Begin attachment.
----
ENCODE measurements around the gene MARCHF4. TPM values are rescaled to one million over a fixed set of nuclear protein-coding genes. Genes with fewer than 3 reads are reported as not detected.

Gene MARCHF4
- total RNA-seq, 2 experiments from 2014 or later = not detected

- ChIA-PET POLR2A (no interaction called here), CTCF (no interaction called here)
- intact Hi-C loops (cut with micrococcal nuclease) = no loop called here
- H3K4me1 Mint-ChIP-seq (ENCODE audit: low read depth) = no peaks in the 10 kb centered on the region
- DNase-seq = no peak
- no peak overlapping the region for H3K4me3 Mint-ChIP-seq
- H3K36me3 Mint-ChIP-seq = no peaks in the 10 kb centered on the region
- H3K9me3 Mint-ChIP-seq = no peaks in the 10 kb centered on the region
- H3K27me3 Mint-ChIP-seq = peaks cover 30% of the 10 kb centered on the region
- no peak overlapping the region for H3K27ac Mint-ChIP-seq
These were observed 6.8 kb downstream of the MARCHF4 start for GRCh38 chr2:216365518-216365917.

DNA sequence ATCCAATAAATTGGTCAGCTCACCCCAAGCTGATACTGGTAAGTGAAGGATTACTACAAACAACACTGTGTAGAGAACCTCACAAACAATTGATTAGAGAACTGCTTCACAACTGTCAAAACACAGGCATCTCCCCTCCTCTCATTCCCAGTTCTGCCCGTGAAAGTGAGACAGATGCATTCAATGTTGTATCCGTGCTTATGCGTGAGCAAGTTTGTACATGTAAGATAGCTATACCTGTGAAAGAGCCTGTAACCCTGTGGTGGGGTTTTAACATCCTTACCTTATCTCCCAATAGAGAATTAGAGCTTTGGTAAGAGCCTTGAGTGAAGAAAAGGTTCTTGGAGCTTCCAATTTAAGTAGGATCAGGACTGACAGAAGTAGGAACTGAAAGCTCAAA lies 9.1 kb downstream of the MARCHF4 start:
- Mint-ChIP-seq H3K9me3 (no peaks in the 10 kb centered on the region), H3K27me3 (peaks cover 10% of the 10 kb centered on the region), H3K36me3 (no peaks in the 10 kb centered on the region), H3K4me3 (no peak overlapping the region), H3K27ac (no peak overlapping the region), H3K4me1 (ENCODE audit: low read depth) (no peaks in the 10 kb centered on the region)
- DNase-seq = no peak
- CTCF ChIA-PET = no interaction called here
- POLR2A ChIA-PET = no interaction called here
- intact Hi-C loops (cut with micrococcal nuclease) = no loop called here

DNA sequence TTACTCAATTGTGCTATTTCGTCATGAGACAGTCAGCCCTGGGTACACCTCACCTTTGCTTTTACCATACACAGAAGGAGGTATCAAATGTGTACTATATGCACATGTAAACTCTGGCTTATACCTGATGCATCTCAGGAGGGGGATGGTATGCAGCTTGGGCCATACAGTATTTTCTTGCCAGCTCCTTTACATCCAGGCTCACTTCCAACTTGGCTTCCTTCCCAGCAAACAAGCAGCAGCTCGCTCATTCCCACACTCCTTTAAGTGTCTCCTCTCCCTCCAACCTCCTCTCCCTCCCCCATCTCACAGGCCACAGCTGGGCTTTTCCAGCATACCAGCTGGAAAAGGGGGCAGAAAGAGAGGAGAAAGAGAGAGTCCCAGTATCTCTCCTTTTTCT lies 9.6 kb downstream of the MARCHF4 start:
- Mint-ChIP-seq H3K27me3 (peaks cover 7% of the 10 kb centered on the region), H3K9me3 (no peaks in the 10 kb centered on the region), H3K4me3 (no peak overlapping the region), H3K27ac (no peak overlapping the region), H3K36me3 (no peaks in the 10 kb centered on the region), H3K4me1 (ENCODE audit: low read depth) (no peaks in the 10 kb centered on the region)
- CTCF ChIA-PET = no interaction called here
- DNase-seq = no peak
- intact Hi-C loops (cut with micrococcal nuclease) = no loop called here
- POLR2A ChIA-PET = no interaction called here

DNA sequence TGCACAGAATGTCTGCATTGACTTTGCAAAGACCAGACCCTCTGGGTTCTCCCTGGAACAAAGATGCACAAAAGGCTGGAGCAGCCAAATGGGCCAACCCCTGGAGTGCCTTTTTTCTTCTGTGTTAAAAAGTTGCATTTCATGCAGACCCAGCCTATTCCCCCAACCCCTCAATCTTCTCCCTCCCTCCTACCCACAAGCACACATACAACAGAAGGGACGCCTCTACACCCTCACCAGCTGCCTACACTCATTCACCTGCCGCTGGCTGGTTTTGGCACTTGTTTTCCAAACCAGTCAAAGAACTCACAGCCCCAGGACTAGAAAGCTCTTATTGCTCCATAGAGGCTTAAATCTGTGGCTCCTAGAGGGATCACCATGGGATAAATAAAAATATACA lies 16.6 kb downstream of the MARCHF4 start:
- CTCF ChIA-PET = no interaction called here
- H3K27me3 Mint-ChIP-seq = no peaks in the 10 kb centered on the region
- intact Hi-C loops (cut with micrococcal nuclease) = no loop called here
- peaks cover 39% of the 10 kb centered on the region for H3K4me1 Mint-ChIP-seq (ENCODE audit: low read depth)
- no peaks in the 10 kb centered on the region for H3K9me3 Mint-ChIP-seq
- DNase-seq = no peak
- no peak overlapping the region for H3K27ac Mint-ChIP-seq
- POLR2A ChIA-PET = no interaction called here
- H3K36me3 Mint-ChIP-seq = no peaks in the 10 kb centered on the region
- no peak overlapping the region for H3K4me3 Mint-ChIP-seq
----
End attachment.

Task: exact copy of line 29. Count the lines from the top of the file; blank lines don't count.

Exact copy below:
- intact Hi-C loops (cut with micrococcal nuclease) = no loop called here